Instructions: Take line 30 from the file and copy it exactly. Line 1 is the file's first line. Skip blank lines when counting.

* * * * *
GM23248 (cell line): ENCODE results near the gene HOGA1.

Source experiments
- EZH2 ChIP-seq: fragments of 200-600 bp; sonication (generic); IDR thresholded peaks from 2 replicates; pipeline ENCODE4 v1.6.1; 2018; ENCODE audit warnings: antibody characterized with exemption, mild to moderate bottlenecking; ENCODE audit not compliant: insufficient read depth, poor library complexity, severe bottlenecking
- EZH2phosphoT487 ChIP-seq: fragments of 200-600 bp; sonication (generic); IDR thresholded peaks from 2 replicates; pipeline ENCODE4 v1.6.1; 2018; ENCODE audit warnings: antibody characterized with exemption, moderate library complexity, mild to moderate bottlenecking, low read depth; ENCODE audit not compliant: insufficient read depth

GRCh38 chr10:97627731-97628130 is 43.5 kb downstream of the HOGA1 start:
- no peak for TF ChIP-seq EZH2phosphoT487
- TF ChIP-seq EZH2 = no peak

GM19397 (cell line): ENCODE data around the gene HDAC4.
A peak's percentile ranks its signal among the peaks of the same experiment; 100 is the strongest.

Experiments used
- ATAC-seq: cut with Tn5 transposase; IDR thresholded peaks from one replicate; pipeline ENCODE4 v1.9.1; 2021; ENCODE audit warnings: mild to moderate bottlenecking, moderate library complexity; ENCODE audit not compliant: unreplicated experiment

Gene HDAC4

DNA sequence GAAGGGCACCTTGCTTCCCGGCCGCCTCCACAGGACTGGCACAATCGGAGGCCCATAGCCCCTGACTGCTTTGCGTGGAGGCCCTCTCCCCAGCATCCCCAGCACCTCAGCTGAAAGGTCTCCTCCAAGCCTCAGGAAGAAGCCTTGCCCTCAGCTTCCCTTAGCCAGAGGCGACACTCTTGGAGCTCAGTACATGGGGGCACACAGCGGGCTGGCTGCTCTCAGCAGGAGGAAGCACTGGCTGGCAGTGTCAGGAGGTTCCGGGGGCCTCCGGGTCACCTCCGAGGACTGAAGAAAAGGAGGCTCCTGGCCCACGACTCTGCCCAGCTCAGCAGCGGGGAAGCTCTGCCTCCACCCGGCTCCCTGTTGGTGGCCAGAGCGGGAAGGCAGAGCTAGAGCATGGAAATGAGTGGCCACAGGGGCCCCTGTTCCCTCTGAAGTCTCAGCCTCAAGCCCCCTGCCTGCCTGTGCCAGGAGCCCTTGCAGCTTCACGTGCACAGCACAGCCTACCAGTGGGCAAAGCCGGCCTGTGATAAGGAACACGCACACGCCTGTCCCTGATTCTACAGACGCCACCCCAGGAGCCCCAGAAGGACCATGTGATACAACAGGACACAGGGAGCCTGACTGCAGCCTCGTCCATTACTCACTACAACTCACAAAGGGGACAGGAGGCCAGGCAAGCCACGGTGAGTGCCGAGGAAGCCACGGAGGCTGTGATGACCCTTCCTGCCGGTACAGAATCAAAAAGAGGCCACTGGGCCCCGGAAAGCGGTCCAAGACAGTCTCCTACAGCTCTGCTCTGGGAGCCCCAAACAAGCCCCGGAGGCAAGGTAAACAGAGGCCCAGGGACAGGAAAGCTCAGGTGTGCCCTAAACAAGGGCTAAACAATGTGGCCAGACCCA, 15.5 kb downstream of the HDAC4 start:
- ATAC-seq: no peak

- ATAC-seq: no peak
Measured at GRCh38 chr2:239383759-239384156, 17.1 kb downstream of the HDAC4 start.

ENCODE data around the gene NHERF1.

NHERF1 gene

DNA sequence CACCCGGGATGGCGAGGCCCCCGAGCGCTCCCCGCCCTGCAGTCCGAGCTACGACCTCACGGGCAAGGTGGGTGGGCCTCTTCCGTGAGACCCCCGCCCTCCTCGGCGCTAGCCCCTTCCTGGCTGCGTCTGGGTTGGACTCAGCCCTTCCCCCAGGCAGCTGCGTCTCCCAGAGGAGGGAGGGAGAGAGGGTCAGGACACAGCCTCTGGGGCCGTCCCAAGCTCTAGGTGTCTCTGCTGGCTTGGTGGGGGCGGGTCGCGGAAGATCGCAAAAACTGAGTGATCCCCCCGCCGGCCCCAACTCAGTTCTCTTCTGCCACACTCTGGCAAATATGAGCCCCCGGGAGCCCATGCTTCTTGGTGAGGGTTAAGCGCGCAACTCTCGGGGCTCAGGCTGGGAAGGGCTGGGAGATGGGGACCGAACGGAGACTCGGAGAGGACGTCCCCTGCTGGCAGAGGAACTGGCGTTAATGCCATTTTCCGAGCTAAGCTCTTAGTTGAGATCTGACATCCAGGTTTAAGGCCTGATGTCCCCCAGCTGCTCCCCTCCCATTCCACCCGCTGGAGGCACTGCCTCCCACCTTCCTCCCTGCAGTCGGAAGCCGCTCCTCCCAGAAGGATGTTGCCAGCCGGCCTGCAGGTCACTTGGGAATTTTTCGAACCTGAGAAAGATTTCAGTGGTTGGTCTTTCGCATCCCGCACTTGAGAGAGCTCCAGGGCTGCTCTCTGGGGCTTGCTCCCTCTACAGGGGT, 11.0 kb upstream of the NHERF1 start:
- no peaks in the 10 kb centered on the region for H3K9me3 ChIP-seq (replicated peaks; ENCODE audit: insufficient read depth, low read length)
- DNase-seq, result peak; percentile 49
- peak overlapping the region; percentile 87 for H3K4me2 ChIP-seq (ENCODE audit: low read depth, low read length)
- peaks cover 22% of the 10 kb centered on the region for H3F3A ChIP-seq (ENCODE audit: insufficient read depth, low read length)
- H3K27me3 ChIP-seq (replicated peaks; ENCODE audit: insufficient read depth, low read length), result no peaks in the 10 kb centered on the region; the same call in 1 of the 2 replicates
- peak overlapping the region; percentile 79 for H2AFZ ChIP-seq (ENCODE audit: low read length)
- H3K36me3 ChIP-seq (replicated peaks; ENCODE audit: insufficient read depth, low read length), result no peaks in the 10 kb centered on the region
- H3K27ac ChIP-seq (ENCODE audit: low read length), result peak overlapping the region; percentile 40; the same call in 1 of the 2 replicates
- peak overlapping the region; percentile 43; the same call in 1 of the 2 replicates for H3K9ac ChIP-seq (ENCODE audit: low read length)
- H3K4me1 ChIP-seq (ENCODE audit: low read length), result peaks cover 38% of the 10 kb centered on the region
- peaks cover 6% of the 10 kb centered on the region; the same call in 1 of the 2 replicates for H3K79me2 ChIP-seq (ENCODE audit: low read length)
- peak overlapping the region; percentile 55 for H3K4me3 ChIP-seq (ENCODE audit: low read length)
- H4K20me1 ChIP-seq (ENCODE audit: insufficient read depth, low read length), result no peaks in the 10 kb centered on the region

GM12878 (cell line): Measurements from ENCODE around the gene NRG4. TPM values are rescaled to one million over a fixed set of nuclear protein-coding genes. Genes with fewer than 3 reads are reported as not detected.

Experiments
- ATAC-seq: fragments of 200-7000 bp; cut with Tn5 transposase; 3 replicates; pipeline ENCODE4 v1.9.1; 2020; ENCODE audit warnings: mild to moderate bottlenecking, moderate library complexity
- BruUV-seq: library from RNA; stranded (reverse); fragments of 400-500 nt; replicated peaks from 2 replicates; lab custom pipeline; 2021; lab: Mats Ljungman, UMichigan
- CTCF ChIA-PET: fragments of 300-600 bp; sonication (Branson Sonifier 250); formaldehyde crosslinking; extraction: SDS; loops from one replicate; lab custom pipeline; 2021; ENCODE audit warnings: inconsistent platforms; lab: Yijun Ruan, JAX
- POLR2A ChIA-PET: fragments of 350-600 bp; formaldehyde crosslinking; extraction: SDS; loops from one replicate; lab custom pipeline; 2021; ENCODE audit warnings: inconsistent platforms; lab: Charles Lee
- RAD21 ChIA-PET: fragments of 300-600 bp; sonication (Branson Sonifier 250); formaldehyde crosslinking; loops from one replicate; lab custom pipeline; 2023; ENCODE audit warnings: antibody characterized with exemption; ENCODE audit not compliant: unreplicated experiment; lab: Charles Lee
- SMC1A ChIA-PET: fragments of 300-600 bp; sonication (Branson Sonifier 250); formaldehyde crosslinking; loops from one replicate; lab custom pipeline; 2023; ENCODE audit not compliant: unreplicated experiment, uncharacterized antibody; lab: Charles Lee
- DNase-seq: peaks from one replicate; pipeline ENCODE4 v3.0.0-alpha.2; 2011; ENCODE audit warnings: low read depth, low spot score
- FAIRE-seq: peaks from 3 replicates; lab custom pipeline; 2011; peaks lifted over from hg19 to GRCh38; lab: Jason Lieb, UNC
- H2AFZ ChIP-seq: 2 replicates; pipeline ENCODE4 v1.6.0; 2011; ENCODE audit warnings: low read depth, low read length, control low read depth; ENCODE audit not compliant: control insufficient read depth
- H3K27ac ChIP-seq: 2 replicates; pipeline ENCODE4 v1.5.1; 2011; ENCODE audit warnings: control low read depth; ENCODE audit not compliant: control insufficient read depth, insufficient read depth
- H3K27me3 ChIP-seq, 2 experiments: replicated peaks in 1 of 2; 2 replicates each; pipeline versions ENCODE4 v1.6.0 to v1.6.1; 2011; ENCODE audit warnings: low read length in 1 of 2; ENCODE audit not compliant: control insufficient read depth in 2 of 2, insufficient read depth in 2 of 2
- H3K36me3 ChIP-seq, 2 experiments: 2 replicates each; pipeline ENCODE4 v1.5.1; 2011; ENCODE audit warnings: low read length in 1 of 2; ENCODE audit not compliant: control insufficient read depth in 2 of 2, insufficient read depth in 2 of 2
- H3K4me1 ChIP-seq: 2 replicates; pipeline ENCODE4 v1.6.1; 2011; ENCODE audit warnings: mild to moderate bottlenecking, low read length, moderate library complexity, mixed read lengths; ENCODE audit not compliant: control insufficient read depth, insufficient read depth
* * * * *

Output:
- peaks cover 6% of the 10 kb centered on the region; the same call in 1 of the 2 replicates for H3K79me2 ChIP-seq (ENCODE audit: low read length)